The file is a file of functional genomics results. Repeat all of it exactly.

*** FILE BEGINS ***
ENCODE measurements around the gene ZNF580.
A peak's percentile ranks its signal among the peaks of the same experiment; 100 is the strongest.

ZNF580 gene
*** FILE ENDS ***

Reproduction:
ENCODE measurements around the gene ZNF580.
A peak's percentile ranks its signal among the peaks of the same experiment; 100 is the strongest.

ZNF580 gene